The younger woman shook her head. "Well, just remember, all work and no play makes Dr. Rush very boring and in need of getting laid."

Layne rolled her eyes. "I'll worry about my personal life, thanks for your concern."

Piper stuck her hand on her hip. "You haven't dated since Dr. Stevens."

Ugh. Just hearing her colleague's name made Layne's stomach turn over. Dr. Evan Stevens had been a colossal mistake. He was tall and handsome, in a clean-cut way that suited his academic career as a professor of the Classics and History.

He'd been nice, intelligent. They'd liked the same restaurants. The sex hadn't been stellar, but it was fine. Layne had honestly thought he was someone she could come to love. More than anything, Layne wanted it all-a career, to travel, a husband who loved her, and most importantly, a family of her own. She wanted the love she remembered her parents sharing. She wanted the career they'd only dreamed of for her.

Maybe that had blinded her to the fact that Evan was an asshole hiding in an expensive suit.

Layne waved a hand dismissively. "I've told you before, I don't want to hear that man's name."

"I know you guys had a bad breakup … "

Ha. Piper didn't know half of it. Evan had stolen some of Layne's research and passed it off as his own. And he'd had the gall to tell her she was bad in bed. Moron.

"Look, go," Layne said. "Head into the oasis, soak in the springs, relax. You've got a lot of work to do tomorrow in the hot sun."

Piper groaned. "Don't remind me."

But Layne could see the twinkle of excitement in the young woman's eye. Layne saw it in her own every day. Being on a dig was always like that. Uncovering a piece of history … she could never truly describe how it made her feel. To touch something that someone had made, used, and cherished thousands of years ago. To uncover its secrets and try to piece together where it fit into the story of the world. To see what they could learn from it that might help them understand more about humanity.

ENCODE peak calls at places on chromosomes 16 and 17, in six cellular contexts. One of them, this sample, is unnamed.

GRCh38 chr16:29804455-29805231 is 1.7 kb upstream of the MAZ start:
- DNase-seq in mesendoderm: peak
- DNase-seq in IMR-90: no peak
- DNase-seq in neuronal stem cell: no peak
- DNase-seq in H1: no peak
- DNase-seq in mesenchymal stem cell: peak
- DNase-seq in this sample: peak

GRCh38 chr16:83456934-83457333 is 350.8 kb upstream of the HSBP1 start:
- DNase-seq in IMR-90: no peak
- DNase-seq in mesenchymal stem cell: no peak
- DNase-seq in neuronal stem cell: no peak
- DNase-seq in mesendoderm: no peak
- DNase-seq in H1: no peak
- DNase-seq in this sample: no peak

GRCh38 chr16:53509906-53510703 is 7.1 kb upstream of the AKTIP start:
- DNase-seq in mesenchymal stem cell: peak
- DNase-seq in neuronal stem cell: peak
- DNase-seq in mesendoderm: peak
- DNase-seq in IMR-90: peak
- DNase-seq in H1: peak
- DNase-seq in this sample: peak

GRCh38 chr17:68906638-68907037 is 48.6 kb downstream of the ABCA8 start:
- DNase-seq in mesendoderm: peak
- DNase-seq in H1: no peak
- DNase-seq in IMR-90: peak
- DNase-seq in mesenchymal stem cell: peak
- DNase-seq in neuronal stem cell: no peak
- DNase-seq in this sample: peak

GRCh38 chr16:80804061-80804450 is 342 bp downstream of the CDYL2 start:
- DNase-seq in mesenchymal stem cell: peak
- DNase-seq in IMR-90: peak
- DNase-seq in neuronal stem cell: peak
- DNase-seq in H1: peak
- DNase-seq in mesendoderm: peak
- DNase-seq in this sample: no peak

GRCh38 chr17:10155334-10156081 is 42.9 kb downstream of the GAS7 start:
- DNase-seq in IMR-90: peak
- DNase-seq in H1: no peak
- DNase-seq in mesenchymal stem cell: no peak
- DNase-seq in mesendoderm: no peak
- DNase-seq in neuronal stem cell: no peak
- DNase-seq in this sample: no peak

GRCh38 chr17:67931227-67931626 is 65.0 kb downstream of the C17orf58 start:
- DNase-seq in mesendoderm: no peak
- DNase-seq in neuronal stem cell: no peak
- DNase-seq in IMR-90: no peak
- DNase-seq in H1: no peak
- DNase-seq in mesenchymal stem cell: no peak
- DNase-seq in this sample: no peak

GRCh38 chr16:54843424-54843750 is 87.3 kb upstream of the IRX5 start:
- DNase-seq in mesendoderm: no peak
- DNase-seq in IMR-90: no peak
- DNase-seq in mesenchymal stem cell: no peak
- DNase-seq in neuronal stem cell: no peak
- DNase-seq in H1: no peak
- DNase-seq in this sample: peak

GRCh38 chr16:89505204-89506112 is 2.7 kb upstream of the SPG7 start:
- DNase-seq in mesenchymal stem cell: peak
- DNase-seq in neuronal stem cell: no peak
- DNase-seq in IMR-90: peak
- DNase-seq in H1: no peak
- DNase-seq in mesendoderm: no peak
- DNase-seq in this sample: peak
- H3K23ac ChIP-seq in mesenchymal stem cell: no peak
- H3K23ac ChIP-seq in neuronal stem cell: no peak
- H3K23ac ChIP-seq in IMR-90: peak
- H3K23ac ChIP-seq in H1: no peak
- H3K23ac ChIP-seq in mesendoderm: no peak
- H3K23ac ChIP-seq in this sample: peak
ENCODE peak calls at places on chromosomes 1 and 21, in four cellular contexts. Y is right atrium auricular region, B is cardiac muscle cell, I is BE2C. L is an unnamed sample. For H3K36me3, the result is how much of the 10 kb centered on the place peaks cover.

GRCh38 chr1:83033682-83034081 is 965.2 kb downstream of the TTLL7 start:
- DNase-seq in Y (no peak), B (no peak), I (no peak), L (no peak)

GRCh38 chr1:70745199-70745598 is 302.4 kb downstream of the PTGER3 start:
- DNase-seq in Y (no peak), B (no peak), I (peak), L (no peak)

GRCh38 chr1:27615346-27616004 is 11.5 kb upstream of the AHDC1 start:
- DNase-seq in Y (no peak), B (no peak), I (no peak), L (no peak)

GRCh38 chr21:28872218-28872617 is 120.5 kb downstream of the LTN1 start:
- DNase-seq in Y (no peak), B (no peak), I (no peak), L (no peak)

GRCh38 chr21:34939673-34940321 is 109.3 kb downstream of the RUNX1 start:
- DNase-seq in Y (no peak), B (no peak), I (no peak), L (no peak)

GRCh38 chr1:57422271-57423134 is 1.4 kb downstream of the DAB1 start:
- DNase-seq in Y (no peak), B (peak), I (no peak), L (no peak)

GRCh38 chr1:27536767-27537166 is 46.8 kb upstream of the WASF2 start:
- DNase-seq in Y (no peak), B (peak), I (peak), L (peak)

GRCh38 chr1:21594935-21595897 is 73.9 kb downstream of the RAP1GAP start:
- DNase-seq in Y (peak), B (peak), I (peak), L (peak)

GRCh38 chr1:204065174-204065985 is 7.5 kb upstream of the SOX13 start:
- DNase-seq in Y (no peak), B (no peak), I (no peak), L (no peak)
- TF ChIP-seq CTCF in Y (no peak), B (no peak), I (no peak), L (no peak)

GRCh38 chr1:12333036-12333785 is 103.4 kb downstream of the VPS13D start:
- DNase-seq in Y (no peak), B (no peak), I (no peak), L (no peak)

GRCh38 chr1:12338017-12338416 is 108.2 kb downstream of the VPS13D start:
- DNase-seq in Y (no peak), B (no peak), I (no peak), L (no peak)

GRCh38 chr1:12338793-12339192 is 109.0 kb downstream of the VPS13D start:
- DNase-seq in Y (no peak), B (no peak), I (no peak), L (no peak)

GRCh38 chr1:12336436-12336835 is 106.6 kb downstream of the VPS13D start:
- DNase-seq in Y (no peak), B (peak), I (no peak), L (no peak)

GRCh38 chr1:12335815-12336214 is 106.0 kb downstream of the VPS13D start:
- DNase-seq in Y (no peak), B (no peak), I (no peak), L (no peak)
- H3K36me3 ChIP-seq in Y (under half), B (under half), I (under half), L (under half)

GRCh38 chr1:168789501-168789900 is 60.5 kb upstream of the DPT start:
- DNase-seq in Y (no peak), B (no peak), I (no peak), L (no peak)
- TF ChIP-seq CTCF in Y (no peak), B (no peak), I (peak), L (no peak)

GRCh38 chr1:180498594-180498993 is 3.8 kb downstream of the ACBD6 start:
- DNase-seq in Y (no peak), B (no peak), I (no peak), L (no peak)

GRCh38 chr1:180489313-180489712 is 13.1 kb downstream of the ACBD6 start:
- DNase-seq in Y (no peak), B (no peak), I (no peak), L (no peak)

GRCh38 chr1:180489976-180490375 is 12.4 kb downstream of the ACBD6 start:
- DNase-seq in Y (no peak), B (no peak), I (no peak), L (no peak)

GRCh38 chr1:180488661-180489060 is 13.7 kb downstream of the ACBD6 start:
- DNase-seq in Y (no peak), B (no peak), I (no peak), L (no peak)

She found it endlessly fascinating. Best job in the world.

After waving Piper off, Layne headed to the storage tent. The canvas door was still rolled up and secured at the top. As she stepped inside, the temperature dropped a little. Now that the sun had set, the temperature would drop even more. Nights in the desert, even in spring, could be chilly. She'd need to get to the portable shower they had set up and rinse off before it got too cold.

She'd lost count of the number of digs she'd been on. In the jungle, in the desert, under cities, by the ocean. She didn't care where they were, she just loved the challenge and thrill of uncovering the past.

Layne flicked on the battery-powered lantern hanging on the side of the tent. Makeshift shelves lined the space. Most were bare, waiting for the treasures they had yet to discover. But the first shelf was lined with shards of pottery, faience amulets, and stone carvings. But it was the locked box at the base of the shelf she was most interested in.

She quickly dialed in the code on the tumbler-style lock and lifted the lid.

God. She stroked the ushabti reverently, its gold surface glowing in the lantern-light. Her parents would have loved to have seen this. To know their daughter had been the one to find it.

The necklace was still in pieces, but back in their lab in Cairo, someone would piece it back together. The chunky golden scarab would fit perfectly in the palm of her hand. She carefully lifted the small, dog-like amulet. It was slightly smaller than the scarab, and the canine had a slender body like a greyhound, and a long, stiff tail that was forked at the end. She was sure this was a set-animal, the symbol of the Egyptian god, Seth. She stroked the hieroglyphs on the animal's body and the symbols that spelled Zerzura.

Unfortunately, none of the hieroglyphs here made sense. She'd spent hours working on them. They were gibberish.

There was a noise behind her. A scrape of a boot in sand.

She turned, wondering who else had stayed behind.

A fist collided with her face in a vicious blow.

Pain exploded through Layne's cheek and she tasted blood. The blow sent her sprawling into the sand, the set-animal carving falling from her fingers.

Layne couldn't seem to focus. She lay there, her cheek to the sand, trying to clear her head. Her face throbbed and she heard voices talking in Arabic.

A black boot appeared in her line of sight.

A hand reached down and picked up the set-animal.

She swallowed, trying to get her brain working. Then she heard another voice. Deep, cool tones with a clipped British accent that made her blood run cold.

"Move it. I want it done. Fast."   

Loading...

Recommend